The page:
“By contrast, in cases where I’ve given consecutive monthly injections of reasonably long duration, but it looks as if I’ve been doing absolutely nothing other than maintaining the status quo, I’m more apt to ask myself what to do next. After confirming that treatments have been administered at three- to five-week intervals, in the past I have considered adding PDT to continued ranibizumab therapy. Although I was more excited about this particular combination therapy when I had a few successes, the more I’ve tried it, the less enthusiastic I’ve become. Controlled trials have not shown that combination PDT plus ranibizumab provides advantages when compared to ranibizumab monotherapy.”

    Bevacizumab Tachyphylaxis
    Bevacizumab Tachyphylaxis. (2A) An 85-year-old with neovascular AMD presented with cystic retinal edema (circled in white), SRF (circled in yellow), and a fibrovascular PED (arrow).(2B) After two treatments with bevacizumab, retinal edema improved and SRF resolved. (2C) Despite three more treatments with bevacizumab, cystic retinal edema worsened. (2D) The patient was switched to ranibizumab, and cystic retinal edema resolved after three injections.

    How Eylea Fits Into the Picture

    Eylea, formerly known as VEGF Trap-Eye (aflibercept), is a protein that acts as a decoy receptor for VEGF. The recommended dosing is once every four weeks for the first three injections, followed by once every eight weeks thereafter. This reduced frequency of injections is considered by many to provide a clear advantage.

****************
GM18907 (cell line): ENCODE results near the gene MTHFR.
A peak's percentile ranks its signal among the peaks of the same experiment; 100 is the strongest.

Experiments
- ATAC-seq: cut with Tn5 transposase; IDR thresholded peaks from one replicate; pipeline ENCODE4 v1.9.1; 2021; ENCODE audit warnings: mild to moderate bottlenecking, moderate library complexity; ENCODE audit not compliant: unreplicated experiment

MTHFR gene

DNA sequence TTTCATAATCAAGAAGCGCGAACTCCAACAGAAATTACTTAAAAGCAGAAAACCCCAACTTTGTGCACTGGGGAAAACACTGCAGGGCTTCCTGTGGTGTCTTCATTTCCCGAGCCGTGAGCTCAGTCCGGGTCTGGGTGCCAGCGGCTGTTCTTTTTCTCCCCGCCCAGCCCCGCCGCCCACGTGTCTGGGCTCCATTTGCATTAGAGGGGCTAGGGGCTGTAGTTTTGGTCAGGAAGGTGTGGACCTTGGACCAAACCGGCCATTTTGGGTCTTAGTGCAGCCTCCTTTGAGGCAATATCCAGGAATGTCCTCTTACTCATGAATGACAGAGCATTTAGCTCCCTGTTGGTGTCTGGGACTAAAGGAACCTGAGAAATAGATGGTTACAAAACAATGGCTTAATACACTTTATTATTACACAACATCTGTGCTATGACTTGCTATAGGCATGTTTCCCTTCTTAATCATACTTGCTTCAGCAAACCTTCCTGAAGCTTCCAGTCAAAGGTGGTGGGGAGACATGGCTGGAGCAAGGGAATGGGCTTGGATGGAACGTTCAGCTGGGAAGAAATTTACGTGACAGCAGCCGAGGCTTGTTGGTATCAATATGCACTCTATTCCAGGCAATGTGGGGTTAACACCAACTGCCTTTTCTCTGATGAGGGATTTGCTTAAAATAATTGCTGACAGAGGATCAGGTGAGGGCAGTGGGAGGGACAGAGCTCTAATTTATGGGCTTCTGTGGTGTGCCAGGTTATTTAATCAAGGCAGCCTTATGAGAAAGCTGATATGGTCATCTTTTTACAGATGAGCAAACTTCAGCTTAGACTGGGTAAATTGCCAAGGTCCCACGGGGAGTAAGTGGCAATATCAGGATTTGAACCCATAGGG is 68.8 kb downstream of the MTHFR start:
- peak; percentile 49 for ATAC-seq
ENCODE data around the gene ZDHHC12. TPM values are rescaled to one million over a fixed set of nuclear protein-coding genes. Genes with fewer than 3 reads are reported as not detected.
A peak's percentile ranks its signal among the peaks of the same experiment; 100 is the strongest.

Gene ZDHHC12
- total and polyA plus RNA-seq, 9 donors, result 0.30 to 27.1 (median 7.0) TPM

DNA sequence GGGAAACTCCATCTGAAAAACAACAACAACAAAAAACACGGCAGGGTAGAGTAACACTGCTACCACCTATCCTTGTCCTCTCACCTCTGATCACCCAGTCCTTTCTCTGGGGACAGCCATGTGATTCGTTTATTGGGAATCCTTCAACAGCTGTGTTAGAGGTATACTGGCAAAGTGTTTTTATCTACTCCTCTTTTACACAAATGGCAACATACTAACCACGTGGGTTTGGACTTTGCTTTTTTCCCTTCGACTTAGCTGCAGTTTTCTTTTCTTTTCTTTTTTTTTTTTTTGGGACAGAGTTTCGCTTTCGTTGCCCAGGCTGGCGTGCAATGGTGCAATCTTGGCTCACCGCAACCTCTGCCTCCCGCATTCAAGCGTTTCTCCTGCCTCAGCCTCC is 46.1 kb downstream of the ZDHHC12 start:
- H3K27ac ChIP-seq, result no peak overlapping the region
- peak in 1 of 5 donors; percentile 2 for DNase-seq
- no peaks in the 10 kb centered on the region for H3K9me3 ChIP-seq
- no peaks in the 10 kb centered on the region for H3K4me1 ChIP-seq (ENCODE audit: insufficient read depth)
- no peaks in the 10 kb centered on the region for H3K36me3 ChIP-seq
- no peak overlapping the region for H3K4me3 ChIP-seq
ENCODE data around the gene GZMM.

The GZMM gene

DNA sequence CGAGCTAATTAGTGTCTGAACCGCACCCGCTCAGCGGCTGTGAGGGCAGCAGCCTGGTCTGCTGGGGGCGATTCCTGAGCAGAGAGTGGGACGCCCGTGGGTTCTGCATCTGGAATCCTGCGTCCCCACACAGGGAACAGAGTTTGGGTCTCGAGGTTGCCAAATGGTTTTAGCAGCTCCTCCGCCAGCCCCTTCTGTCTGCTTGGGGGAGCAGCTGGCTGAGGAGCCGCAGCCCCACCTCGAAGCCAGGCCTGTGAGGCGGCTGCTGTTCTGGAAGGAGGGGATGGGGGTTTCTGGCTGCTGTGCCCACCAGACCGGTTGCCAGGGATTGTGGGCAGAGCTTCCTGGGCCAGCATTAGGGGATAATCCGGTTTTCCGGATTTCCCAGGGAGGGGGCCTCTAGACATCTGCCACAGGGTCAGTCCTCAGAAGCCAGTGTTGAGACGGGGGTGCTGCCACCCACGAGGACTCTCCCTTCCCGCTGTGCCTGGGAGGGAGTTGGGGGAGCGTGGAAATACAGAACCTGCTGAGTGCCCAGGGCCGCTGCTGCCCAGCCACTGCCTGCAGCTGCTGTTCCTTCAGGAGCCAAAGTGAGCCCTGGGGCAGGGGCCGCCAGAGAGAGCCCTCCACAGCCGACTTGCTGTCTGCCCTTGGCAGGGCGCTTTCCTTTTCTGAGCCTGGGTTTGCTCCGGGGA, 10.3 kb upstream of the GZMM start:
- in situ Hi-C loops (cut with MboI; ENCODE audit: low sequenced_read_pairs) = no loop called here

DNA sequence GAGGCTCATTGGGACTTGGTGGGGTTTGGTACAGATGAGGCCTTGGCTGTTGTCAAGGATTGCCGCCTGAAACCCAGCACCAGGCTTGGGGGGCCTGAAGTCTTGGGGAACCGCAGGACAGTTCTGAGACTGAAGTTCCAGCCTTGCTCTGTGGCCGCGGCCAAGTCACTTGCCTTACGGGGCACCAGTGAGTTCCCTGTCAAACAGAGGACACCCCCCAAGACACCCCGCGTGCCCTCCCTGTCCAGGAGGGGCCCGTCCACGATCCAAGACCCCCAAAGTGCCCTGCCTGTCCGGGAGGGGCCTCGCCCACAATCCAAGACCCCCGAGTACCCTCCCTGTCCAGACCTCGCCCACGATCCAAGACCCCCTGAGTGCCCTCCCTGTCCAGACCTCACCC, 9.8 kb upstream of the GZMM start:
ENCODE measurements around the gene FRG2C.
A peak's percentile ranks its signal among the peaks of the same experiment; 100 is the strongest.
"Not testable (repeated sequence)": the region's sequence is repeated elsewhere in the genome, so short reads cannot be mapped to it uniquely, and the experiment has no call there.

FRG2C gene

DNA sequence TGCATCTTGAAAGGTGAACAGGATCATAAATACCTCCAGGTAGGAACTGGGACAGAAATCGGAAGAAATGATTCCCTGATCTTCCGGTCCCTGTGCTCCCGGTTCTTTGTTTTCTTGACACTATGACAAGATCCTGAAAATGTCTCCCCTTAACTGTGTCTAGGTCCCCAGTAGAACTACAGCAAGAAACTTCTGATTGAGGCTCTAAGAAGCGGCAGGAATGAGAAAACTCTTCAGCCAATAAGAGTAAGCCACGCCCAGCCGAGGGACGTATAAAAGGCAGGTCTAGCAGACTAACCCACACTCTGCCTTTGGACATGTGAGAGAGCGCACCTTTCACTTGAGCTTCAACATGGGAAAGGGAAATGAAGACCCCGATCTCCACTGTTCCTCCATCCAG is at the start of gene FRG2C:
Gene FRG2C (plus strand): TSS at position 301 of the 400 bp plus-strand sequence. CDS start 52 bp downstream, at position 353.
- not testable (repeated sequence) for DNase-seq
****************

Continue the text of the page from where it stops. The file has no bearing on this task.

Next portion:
The FDA approved Eylea in November 2011. Although it is not yet widely adopted, Dr. Dubovy has switched over some of his patients. “Reimbursement is currently only approved for patients who’ve been on Lucentis and have residual fluid. So I’ve started with that subset, and the group appears to be doing very well.”

    Most experts agree that Eylea will not be the go-to drug for treatment-naive patients, largely because of reimbursement issues. The first patients for whom the drug will be recommended are most likely to be those with inadequate response to other anti-VEGF therapy. It remains to be seen how Eylea will behave in such patients. Compared with the population that participated in the phase 3 trials assessing Eylea, refractory patients may be different genetically or may have a highly mature membrane that does not respond to anti-VEGF drugs, said Dr. Fawzi. Because her study found that 50 percent of patients with tachyphylaxis got better with the first injection after switching between ranibizumab and bevacizumab, if she doesn’t see a benefit after the first post-switch injection, she plans to move to Eylea right away.

    Dr. Bressler also plans to incorporate Eylea in her clinical practice by switching over her more refractory patients. “As I gain this experience, I’ll initiate therapy in some treatment-naive patients, assuming there are no financial barriers.”

    Drs. Dubovy and Fawzi cautioned that, eventually, cases of attenuated response to Eylea will probably emerge, so therapies with different modes of action are still very much needed.


    Dr. Bressler reports that Johns Hopkins University School of Medicine receives research grants from Genentech, the manufacturer of Lucentis and Avastin. Drs. Dubovy and Fawzi report no related financial interests.


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    2 Eghøi MS, Sørensen TL. Br J Ophthalmol. 2012;96(1):21-23.

    3 Binder S. Br J Ophthalmol. 2012;96(1):1-2.

    4 Gasperini JL et al. Br J Ophthalmol. 2011;96(1):14-20.

    5 Fung AE et al. Am J Ophthalmol. 2007;143(4):566-583.

    6 Martin DF et al; CATT Research Group. N Engl J Med. 2011;364(20):1897-1908.